Improving Occupational Performance for People With ADHD

Improving Occupational Performance for People With ADHD

Occupational therapists (OTs) have an essential role in improving occupational performance for people with ADHD.

Six million children aged 3-17 have been diagnosed with Attention Deficit Hyperactive Disorder (ADHD), according to the 2016-2019 data from the Centers for Disease Control and Prevention (CDC). The National Institute of Mental Health cites the prevalence of ADHD diagnoses in adults aged 18 to 44 as 4.4%.

Some signs and symptoms of ADHD are distractibility, forgetfulness, impulsivity, and neurodivergent thinking. Occupational therapy practitioners (OTPs) have an essential role in improving occupational performance for people with ADHD by supporting strengths, addressing needs, and recommending modifications and accommodations.

Recommended course: Attention-Deficit/Hyper-Activity Disorder: The Role of Occupational Therapy

Areas of occupational participation

People with ADHD can require support for engaging in one or multiple meaningful activities. Challenges with these activities may include:

  • Leisure activities
  • Activities of daily living
  • Social activities
  • Educational activities
  • Pre-vocational and vocational activities

Leisure activities

A study from the National Institute of Health found that children with ADHD can demonstrate argumentative attitudes, decreased focus, and frustration that can negatively impact their participation in team sports. However, the psychosocial-related aspects of ADHD are not the only things that can impede participation in sports and other leisure activities.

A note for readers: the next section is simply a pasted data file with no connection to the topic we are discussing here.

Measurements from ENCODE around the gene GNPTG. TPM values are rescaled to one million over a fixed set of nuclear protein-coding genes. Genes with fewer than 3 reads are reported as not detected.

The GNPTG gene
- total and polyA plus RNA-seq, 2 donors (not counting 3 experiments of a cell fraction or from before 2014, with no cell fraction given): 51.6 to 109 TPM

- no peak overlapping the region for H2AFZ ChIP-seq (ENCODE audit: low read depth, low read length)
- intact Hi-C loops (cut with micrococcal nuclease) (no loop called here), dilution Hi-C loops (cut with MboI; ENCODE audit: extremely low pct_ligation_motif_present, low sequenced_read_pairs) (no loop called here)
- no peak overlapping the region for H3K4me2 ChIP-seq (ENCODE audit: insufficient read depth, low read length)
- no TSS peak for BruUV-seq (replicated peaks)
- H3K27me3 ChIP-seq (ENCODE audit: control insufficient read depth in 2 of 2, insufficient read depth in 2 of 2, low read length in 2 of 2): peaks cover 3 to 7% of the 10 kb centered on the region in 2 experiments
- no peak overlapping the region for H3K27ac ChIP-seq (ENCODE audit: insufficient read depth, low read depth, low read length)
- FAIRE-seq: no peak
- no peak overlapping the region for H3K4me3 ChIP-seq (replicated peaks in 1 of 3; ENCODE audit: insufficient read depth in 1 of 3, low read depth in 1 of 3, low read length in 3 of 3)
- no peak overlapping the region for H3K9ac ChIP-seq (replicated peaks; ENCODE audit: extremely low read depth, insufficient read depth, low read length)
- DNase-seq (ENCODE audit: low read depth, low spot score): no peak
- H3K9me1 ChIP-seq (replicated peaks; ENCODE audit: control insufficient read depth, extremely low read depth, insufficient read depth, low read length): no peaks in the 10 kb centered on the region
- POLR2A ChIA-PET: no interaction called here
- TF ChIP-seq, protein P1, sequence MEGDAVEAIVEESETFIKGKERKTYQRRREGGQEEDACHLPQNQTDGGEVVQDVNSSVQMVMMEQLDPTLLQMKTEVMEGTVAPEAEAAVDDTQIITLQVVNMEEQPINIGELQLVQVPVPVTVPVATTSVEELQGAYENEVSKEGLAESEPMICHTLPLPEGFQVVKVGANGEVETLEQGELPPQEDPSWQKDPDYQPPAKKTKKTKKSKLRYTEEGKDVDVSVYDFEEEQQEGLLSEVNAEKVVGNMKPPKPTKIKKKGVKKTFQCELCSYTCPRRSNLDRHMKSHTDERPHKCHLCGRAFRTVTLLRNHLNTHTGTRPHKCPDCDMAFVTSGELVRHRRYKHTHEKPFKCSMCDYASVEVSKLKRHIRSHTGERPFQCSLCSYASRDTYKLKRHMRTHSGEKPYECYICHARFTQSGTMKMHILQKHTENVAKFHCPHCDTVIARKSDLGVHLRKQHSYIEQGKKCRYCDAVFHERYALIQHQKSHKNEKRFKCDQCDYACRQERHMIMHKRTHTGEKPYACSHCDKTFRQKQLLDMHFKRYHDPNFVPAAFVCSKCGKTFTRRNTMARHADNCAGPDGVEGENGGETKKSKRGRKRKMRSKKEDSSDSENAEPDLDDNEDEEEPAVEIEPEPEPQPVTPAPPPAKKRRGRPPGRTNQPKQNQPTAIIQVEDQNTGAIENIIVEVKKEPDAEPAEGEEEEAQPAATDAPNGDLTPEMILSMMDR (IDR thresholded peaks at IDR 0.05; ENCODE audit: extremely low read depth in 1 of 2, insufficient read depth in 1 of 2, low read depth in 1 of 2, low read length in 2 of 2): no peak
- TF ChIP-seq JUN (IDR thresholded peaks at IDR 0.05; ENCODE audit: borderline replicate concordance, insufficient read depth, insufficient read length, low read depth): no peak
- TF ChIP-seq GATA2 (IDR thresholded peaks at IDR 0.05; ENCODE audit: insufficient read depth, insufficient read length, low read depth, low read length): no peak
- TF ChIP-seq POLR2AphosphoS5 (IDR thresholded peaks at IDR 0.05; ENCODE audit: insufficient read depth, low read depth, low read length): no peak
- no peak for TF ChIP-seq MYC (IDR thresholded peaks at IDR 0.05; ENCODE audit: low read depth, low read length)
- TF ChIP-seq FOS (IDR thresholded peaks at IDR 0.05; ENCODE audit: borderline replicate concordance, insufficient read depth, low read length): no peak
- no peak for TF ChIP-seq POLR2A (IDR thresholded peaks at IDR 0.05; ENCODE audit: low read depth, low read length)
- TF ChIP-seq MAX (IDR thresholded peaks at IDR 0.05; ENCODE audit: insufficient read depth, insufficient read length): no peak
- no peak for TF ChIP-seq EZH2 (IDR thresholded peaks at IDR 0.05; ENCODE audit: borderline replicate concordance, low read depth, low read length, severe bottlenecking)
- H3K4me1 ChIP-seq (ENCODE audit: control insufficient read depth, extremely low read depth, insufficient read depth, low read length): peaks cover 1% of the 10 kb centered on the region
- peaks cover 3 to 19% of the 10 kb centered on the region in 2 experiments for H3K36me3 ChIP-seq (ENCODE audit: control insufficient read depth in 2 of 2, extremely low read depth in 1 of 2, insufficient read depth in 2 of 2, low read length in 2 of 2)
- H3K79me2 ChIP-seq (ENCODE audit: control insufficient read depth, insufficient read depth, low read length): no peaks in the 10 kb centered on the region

In 2016, Olympic gymnast Simone Biles announced on social media her need for medication to address her ADHD. This announcement was in response to accusations of illegal drug use for her sport which could have had dire consequences.

Activities of daily living

A 2019 study found that fine motor deficits were more prevalent in children with ADHD. Fine motor impairments can affect engagement in activities of daily living (ADLs).

Some ADLs affected can include:

  • Manipulating fasteners on clothing during dressing/undressing and toileting
  • Orienting clothing correctly on the body due to decreased attention when getting dressed
  • Using hand-held eating utensils for eating
  • Keeping track of finances and paying bills on time

Social activities

An article on the Children and Adults with Attention Deficit/Hyperactivity Disorder website details how ADHD impacts a person’s ability to engage socially with others. People with ADHD can appear to have impaired social skills when they have ADHD-related socialization difficulties.

These challenges can be displayed as:

  • Difficulty staying on topic. Family, friends, and peers can have difficulty engaging in a topic-specific conversation with the person who has ADHD. This can cause frustration for both parties, making each feel like they are not being heard by the other.
  • Making impulsive decisions that can fracture relationships with others.

Educational activities

In a video from Child Mind Institute, accomplished Olympic swimmer Michael Phelps, who has ADHD, recounts how he was told in school that he would never be successful. The skills and positive attributes of people with ADHD can be overshadowed by ADHD signs and symptoms when the environment, tasks, modifications, or accommodations do not support their strengths.